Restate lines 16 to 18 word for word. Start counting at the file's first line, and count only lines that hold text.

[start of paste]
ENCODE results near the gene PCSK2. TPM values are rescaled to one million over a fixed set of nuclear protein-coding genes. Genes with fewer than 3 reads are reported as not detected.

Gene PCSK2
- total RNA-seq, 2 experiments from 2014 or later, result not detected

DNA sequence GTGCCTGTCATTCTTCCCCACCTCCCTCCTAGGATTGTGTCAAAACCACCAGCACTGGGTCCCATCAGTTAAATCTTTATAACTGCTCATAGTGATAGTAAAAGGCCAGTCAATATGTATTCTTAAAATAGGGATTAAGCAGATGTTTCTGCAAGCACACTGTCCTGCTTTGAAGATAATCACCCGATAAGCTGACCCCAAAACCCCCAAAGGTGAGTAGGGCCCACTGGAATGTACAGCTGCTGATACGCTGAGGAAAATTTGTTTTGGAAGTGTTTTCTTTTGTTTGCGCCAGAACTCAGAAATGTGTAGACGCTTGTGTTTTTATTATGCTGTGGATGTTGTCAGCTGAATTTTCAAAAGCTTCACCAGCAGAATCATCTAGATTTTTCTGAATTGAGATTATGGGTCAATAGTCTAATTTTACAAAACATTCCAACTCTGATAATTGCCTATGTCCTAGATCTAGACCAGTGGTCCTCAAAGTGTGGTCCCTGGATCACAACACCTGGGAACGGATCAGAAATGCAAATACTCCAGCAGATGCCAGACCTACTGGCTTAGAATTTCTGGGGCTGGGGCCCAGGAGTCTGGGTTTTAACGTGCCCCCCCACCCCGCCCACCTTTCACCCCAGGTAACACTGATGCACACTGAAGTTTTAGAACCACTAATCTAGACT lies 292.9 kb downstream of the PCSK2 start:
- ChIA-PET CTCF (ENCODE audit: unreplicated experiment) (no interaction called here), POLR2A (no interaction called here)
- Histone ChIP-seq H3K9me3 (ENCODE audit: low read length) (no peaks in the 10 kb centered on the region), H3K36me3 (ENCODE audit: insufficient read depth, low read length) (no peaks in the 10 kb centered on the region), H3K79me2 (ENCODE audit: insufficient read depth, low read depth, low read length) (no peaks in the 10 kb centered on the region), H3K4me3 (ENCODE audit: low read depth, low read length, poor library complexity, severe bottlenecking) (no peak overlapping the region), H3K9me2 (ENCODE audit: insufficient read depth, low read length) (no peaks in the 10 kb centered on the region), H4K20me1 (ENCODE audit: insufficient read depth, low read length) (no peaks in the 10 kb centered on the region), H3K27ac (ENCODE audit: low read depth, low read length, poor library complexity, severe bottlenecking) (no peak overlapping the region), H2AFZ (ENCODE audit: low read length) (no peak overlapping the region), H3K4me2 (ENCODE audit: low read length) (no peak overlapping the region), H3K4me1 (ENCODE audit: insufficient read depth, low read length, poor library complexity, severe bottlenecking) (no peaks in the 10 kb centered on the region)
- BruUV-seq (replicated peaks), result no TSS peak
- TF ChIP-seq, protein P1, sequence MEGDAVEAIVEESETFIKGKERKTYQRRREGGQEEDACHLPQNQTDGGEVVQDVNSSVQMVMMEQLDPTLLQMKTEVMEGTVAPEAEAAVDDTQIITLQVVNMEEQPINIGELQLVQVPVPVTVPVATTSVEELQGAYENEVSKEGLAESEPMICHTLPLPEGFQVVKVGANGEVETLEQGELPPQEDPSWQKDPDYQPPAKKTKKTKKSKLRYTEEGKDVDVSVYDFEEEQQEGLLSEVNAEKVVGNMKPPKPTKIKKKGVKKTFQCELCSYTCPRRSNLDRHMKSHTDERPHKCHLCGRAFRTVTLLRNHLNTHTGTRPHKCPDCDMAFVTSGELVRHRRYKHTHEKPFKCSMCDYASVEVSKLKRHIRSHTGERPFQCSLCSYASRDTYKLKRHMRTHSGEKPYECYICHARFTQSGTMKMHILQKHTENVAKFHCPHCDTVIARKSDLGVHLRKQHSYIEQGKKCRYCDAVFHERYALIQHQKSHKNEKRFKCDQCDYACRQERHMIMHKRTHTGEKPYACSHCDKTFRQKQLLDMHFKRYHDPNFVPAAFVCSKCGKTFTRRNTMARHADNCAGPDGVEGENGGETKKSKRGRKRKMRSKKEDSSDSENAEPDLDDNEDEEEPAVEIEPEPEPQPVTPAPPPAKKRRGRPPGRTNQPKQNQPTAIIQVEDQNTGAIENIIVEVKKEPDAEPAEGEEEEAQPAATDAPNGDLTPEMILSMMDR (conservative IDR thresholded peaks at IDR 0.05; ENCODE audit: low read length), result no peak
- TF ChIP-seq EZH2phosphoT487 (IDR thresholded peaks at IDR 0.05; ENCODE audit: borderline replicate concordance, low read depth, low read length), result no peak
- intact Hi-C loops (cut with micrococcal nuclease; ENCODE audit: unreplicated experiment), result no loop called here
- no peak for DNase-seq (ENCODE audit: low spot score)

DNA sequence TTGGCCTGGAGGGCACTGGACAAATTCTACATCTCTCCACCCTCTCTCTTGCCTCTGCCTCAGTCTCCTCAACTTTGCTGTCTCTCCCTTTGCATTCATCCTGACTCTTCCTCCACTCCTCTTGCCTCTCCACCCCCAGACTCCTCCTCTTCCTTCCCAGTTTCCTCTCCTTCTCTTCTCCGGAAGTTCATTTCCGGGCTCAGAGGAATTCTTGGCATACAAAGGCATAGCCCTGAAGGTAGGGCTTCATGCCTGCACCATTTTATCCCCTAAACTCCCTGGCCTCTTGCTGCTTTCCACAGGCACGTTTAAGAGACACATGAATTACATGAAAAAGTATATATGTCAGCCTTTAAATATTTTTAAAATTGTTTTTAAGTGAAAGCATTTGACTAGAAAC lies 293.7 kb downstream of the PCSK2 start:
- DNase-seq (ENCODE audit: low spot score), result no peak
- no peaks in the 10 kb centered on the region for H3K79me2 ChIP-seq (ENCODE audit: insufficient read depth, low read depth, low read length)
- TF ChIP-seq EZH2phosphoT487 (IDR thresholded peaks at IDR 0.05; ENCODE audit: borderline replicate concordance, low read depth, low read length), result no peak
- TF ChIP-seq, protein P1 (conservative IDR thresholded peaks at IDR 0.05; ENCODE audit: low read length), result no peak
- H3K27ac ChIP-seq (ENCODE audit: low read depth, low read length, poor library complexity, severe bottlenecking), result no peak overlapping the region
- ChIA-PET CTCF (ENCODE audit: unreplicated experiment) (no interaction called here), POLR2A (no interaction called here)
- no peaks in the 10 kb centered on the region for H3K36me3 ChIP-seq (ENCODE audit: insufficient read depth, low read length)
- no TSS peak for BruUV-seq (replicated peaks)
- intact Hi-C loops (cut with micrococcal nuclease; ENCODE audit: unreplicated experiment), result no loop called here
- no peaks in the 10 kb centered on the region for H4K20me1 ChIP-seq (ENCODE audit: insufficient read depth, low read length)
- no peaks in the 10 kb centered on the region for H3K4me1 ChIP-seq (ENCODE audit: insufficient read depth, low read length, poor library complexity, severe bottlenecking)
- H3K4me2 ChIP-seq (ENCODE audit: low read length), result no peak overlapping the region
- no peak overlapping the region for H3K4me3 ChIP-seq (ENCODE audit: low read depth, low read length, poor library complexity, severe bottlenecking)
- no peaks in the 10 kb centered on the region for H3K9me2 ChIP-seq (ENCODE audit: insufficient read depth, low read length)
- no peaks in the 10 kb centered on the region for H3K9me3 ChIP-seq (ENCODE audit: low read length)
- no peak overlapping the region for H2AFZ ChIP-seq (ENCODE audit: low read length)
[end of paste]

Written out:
- TF ChIP-seq, protein P1 (conservative IDR thresholded peaks at IDR 0.05; ENCODE audit: low read length), result no peak
- H3K27ac ChIP-seq (ENCODE audit: low read depth, low read length, poor library complexity, severe bottlenecking), result no peak overlapping the region
- ChIA-PET CTCF (ENCODE audit: unreplicated experiment) (no interaction called here), POLR2A (no interaction called here)